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“Nothing will come of them”

Amid the turmoil in the Middle East, references to Zoroastrianism keep cropping up. The most prominent were by the dictatorial president of Turkey, Recep Tayyip Erdogan. According to the Istanbul based Hurriyat Daily News and before a gathering in the Kurdish city of Diyarbakir on May 28, 2016 Erdogan referred to the outlawed Kurdistan Workers’ party (Partiya Karkearên Kurdistan or PKK) as "atheists… they are Zoroastrians. Nothing will come of them. They have not and are not acting with our values." On June 8, the zealously pro Erdogan daily Aksam headlined a story "Zoroastrians! The Traitors of PKK shed Blood in Ramadan."

The Federation of Zoroastrian Associations of North America president Homi Gandhi wrote to the Turkish ambassador in the US and Canada on July 11, explaining dismay at "the recent anti-Zoroastrian rhetoric emanating from Turkey… such rhetoric sowing suspicion of a minority community, typically ends up giving license for discrimination, or worse. It also has the potential to defame Zoroastrians far beyond Turkey’s borders in regions not familiar with this peaceable community."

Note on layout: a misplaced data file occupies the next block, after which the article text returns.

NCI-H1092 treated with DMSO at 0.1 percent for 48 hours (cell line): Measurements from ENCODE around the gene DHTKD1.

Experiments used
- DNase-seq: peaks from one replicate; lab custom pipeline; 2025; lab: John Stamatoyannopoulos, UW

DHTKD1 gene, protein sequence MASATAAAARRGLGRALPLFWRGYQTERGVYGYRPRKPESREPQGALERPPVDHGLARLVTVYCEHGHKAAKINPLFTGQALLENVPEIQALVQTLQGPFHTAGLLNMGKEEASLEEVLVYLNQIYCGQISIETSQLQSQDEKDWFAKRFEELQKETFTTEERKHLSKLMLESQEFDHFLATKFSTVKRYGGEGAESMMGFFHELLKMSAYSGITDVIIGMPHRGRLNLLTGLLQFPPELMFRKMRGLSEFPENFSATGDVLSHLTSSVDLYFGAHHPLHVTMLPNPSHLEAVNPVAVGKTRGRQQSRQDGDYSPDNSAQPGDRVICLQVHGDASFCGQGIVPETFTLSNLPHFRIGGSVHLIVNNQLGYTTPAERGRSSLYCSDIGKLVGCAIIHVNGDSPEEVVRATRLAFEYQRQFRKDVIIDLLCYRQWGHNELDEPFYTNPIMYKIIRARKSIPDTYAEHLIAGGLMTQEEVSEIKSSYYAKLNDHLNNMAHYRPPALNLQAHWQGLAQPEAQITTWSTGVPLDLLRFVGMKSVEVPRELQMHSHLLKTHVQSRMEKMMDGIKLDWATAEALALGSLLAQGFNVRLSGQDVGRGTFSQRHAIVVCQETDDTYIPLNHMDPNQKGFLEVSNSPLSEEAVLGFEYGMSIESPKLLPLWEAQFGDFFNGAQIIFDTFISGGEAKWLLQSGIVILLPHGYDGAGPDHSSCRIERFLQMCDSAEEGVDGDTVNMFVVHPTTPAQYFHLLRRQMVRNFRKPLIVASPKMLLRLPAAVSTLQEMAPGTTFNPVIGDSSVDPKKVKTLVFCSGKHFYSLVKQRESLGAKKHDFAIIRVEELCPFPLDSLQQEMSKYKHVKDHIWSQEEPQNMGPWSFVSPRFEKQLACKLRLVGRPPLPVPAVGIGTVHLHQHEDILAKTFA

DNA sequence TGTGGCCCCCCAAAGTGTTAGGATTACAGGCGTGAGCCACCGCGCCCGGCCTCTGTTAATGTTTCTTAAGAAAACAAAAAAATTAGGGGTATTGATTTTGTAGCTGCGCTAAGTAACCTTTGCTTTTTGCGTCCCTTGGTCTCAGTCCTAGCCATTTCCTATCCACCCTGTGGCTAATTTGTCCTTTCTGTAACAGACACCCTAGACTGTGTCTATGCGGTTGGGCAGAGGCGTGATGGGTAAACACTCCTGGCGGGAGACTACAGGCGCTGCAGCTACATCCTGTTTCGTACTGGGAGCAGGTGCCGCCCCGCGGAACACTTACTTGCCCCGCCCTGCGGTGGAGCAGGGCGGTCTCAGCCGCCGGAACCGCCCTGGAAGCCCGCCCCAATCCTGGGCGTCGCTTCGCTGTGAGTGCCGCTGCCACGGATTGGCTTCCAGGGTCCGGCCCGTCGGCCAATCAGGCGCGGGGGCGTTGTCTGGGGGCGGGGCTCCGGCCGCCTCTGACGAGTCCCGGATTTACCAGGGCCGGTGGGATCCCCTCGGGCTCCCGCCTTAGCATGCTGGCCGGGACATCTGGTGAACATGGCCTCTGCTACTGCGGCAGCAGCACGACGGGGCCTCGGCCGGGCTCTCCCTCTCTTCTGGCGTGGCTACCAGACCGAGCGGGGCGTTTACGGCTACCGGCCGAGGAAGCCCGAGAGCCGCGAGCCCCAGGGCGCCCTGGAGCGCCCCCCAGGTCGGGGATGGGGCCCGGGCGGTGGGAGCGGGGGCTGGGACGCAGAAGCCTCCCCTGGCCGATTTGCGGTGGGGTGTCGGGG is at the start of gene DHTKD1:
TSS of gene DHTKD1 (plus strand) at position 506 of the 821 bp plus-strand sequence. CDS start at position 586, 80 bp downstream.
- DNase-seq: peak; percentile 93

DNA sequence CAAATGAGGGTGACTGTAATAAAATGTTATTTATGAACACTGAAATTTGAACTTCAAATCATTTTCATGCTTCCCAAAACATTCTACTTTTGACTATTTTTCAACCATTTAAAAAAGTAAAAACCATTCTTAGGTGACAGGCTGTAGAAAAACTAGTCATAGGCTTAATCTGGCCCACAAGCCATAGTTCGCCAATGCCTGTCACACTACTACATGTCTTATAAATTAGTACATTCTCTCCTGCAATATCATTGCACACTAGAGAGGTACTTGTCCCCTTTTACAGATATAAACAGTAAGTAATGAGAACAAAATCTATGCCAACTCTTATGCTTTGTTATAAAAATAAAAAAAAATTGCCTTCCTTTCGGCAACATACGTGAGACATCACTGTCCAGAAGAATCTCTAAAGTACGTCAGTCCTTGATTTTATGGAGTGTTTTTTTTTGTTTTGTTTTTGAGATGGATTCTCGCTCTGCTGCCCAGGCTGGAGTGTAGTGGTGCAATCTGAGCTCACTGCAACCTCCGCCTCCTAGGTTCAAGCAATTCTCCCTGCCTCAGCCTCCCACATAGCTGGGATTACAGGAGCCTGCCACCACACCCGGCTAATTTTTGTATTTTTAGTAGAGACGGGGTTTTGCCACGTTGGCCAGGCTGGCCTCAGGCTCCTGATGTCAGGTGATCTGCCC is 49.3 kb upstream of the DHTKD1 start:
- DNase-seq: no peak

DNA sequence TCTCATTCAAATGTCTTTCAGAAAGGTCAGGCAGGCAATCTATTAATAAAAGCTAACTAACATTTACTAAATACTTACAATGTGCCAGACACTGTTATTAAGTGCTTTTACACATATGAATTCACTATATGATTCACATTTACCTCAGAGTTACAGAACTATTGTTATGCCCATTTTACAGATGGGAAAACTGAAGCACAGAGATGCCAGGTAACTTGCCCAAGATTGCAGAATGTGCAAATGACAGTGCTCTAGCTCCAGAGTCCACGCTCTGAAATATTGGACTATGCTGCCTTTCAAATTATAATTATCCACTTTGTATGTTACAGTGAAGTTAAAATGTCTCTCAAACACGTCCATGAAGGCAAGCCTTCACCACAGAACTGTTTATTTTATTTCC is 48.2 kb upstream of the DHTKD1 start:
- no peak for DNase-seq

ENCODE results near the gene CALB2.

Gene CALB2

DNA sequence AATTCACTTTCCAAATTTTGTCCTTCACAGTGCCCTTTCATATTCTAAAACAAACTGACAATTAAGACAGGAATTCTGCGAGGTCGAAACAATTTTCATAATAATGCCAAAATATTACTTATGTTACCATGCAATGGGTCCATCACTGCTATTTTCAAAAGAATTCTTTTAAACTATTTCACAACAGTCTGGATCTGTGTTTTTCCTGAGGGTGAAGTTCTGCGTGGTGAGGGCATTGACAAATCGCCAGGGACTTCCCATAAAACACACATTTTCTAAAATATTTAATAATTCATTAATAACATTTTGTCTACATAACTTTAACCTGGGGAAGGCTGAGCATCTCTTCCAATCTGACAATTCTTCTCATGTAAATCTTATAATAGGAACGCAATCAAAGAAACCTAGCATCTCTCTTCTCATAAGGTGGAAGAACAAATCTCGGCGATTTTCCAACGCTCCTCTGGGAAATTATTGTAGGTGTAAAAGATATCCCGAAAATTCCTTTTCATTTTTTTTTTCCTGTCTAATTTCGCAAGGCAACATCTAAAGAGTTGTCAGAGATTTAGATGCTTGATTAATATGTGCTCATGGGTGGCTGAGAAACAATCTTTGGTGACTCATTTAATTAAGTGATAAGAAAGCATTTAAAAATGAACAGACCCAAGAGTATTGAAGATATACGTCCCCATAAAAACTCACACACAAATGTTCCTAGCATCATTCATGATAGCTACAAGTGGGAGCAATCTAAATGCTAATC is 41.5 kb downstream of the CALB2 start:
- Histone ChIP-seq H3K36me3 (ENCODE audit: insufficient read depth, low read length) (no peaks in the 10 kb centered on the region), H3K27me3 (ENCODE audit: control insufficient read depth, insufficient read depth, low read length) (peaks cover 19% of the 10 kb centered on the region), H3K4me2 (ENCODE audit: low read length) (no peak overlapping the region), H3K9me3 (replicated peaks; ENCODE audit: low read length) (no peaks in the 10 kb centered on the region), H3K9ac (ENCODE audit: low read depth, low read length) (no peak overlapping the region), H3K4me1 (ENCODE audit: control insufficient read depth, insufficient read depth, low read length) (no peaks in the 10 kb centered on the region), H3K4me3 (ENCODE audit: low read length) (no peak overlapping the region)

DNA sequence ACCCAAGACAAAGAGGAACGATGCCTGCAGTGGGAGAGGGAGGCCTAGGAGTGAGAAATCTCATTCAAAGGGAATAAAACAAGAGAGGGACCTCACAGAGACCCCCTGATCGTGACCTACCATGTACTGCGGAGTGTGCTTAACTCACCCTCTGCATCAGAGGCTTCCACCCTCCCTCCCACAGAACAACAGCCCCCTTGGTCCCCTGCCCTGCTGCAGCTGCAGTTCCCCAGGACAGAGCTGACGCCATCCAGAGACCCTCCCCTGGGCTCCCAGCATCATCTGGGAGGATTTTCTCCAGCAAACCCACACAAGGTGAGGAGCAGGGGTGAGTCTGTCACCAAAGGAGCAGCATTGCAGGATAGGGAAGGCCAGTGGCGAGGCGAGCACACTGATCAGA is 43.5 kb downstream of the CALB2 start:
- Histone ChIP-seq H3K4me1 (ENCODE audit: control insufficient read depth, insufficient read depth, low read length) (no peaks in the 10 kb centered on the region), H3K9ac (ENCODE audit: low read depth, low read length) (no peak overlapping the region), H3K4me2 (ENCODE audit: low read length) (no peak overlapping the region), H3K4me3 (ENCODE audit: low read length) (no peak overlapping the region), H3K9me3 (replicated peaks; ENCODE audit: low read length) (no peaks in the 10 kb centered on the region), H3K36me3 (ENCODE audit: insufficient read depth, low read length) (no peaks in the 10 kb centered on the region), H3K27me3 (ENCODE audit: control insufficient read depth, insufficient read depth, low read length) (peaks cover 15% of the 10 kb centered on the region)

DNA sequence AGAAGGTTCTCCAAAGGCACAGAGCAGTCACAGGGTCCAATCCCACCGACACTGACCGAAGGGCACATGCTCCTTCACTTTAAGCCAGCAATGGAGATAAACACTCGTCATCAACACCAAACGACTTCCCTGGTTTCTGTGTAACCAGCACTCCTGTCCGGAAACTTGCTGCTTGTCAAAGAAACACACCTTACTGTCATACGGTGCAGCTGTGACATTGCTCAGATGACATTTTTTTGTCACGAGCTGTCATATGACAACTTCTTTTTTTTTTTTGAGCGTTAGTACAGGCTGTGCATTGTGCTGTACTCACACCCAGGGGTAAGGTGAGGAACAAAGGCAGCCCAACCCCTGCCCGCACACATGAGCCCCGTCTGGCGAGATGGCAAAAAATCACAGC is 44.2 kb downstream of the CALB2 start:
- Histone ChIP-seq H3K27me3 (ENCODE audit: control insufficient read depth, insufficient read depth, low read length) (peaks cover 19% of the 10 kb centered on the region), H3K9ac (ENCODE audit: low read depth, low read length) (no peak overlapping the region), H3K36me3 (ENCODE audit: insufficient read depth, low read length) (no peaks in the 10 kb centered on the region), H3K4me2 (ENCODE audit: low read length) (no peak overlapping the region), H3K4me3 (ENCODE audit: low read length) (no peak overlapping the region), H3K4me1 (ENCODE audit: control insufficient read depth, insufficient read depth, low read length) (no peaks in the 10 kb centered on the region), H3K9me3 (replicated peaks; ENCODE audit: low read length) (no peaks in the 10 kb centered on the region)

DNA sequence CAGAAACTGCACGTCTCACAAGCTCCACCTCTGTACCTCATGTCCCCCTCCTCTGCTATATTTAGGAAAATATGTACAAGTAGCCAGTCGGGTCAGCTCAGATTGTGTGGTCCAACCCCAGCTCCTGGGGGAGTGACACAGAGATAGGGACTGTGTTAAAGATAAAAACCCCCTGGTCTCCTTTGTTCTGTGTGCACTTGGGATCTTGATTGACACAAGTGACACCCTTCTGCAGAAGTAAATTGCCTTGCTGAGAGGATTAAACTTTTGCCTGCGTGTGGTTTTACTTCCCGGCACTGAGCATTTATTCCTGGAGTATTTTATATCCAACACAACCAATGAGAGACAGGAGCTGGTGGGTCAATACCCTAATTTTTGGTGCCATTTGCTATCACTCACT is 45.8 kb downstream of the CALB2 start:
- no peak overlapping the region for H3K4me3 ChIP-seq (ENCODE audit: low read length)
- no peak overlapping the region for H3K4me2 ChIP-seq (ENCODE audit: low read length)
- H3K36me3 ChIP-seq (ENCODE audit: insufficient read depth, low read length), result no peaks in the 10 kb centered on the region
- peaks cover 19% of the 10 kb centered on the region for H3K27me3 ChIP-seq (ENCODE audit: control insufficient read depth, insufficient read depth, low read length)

The Kurds are valiantly fighting the Islamic State (IS) terrorists but have run afoul of the Turkish government partly on account of their demands for an independent state of Kurdistan. Undeterred by the criticism, Yasna NGO, that promotes the cultural aspects of Zoroastrianism based in Sulaymaniyah province in the Kurdistan Region, "announced a plan this August 21 to open a centre in Afrin city in Syrian Kurdistan (Rojava) for the followers of the faith in the region," stated the website basnews. The website goes on to state that Awat Tayib, the head of the organization and the representative of Zoroastrians in the Ministry of Endowment and Religious Affairs in the Kurdistan Region said that the "Zoroastrian faith has made incredible progress in Kurdistan Region… A growing number of Kurds, particularly among the youth, started to convert to Zoroastrianism following the Islamic State (IS) attack on Kurdistan Region."